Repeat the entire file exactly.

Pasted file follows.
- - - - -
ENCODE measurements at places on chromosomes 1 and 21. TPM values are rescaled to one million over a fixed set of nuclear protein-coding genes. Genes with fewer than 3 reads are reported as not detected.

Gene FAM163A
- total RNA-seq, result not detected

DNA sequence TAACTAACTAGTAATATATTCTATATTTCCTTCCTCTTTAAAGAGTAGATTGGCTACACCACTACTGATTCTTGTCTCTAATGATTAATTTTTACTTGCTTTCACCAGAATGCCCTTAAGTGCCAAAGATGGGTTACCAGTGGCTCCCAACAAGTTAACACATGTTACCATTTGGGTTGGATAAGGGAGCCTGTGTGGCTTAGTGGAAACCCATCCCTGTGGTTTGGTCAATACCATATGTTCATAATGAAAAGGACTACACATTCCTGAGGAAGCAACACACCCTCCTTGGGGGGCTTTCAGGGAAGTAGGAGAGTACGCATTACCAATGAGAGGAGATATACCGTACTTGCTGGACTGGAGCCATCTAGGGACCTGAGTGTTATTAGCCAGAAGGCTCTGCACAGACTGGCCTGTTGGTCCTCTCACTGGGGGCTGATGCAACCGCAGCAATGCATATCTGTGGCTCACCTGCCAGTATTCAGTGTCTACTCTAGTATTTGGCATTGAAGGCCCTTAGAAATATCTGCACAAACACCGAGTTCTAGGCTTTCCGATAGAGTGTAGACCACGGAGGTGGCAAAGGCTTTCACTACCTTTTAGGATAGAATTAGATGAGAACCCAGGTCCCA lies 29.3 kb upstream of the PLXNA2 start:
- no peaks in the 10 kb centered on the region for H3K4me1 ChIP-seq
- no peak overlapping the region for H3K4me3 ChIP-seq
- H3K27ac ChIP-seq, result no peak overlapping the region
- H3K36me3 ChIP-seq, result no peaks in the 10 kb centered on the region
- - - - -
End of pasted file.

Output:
ENCODE measurements at places on chromosomes 1 and 21. TPM values are rescaled to one million over a fixed set of nuclear protein-coding genes. Genes with fewer than 3 reads are reported as not detected.

Gene FAM163A
- total RNA-seq, result not detected

DNA sequence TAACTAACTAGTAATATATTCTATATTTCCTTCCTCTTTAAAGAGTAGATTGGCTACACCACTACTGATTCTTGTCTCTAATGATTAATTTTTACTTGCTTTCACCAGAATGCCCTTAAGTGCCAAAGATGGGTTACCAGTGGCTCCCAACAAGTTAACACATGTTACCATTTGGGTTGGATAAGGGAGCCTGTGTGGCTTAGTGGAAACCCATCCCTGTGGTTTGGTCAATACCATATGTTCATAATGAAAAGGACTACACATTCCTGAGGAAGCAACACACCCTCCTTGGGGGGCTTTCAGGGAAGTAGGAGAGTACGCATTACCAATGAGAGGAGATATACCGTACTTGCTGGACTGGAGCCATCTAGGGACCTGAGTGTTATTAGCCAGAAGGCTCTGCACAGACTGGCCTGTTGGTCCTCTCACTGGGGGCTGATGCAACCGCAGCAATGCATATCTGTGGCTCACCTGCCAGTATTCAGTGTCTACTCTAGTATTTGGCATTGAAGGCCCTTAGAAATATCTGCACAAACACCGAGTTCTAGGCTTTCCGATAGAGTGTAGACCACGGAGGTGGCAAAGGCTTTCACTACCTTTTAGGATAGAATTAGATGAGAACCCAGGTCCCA lies 29.3 kb upstream of the PLXNA2 start:
- no peaks in the 10 kb centered on the region for H3K4me1 ChIP-seq
- no peak overlapping the region for H3K4me3 ChIP-seq
- H3K27ac ChIP-seq, result no peak overlapping the region
- H3K36me3 ChIP-seq, result no peaks in the 10 kb centered on the region